TIME OUT TO GET MARRIED
When Addie Leah moved with her parents and three sisters into the Zenith Community as part of the community's newly found oil wealth, I was a sophomore in high school, very mature and grown up. I noticed her right away, and boy was she a beauty! But she really never said anything, and I was uncertain as to what was behind all those good looks, and endeavored to find out. We were together in the church's young people's program, and that was a big help. Ultimately I decided she was worth some considerable attention.
I first asked Addie Leah for a date in February, 1940. Dad let me have the car which was a 1938 Ford Convertible--I was in the big time! Addie Leah and I have had years of debate about the exact day of that first date--Feb 12, 14, 15? But it was a Valentine's Day affair, the high school Sweethearts Banquet. What an environmental setting for a first date! All was not necessarily simple. There were always other high school boys in the wings, and the thought of any competition can cause a l5 year-old's knees to be pretty weak.
By the time I went to college in the fall of 1941 I was pretty certain that Addie Leah was for me, and thought a lot about becoming engaged. Family traditions were difficult, however, for the family mostly had a history of its men marrying in the middle to late 20s, or even later. Seventeen! It was unthinkable that I should want to get married. And besides, there's a war on! I'll have no way of making a living for who knows how long. When will I ever get back? Or would I? Etc., Etc. But I thought about it anyway, and oh, what a way to pass the time while farming, or while sitting at a desk, pretending to study.
Even though you all know how this comes out, I'm having such pleasure out of remembering that I'm going to continue the saga.
In October of 1942 I bought an engagement ring, and with my own money, too. It was money I had saved to put myself through college as Dad and I had agreed. The promise of being on my own in college had an absolutely entrancing ring to it. Even though college tuition was a pretty reasonable cost, I had saved only enough for two years of college. But the war had obviously intervened on my behalf, for I wouldn't be staying in college any longer anyway. And as a mature, intelligent college freshman I suspected that whenever I was in a really tight bind, I had my Dad in a bit of a bind too, as he would certainly want me out on my own, and might ride to my rescue.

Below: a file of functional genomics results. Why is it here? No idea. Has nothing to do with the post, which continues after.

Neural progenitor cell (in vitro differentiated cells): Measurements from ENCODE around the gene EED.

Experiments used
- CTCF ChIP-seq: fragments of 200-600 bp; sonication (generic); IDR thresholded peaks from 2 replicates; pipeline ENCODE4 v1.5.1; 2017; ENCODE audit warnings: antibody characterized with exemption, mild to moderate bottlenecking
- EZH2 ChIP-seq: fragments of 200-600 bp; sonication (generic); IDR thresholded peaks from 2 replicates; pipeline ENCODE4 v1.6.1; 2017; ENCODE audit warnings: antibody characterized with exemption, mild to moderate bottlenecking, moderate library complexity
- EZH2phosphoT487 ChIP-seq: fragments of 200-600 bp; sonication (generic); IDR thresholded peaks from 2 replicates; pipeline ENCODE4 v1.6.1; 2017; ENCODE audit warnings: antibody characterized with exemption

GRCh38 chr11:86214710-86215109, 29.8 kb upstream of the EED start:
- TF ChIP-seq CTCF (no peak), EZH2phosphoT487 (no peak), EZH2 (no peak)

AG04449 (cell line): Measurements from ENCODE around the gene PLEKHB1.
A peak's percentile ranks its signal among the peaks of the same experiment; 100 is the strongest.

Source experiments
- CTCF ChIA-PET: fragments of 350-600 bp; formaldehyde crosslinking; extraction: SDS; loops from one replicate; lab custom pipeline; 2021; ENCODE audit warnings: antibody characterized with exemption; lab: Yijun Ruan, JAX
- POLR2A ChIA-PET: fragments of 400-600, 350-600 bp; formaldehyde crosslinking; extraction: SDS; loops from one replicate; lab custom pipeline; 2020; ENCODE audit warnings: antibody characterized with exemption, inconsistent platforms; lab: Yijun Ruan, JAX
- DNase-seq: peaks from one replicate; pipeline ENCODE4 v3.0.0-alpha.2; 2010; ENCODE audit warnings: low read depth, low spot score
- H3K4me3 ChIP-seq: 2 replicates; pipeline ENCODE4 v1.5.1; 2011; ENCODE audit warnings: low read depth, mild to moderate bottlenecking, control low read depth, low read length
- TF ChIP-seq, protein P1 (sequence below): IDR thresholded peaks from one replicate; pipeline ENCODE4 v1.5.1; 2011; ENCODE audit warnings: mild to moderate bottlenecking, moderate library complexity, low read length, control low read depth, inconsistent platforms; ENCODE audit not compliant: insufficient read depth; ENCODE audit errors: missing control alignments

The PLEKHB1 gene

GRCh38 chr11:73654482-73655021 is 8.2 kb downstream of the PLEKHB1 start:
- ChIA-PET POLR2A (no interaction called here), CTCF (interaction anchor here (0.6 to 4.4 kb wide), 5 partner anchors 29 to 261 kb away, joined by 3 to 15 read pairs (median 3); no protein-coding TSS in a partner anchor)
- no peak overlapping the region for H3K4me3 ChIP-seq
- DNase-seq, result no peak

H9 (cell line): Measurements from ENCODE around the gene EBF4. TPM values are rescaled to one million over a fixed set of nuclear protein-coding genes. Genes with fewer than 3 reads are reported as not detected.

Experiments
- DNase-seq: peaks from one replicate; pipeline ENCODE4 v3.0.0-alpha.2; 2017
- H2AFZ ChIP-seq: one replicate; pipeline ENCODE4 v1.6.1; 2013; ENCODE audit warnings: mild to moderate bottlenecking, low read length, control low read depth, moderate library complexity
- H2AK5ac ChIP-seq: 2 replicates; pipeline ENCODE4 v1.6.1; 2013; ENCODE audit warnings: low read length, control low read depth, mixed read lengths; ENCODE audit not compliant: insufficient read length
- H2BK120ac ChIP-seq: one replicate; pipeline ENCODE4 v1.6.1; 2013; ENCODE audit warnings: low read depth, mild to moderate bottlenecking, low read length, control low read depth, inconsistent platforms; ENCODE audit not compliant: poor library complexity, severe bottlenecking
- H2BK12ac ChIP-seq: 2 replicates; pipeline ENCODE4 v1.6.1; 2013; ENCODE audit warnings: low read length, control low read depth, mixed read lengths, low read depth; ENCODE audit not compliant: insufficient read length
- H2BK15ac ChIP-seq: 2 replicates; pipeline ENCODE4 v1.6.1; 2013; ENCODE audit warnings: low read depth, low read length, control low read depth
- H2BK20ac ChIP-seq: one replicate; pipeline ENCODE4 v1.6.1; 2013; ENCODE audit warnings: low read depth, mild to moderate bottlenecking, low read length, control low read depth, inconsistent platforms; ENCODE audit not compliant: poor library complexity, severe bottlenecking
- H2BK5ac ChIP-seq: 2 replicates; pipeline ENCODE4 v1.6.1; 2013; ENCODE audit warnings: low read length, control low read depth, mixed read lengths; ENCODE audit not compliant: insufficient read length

So in the fall of '42 I laid out $125 for that diamond ring like there was no tomorrow. Wasn't Addie Leah something?! Wow! And she put up with all my faults, and said she loved me in the bargain, and it would be foolish to entertain doubts. Now that I had joined the Army, what next?
The Army preached incessantly that you had to leave wives and sweethearts at home. There was a war on, you know. If you weren't married, don't get married! There’s a war on. Don’t think about home. There’s a war on. And to help the policy along, you couldn't get passes, or leaves, or even be gone overnight. But never mind--I wrote Addie Leah a letter from the army in the early summer, '43, suggesting we get married as soon as we could arrange it, and started planning and scheming to outwit the army if I could. Naturally the need for intense training had nothing to do with it--just army petulance, and another way for them to specialize in being irrational, or even mean.
When the time arrived for Addie Leah to join me and for us to marry, I got a bad case of cold feet--and cold shivers all over--and frequent sinking spells. What had I done? Just 18, no money, no future, no time--so I called it all off. "Lets’ wait" I said. And she said "OK". No complaining, no arguments, no weeping. ALARM! Now what had I done?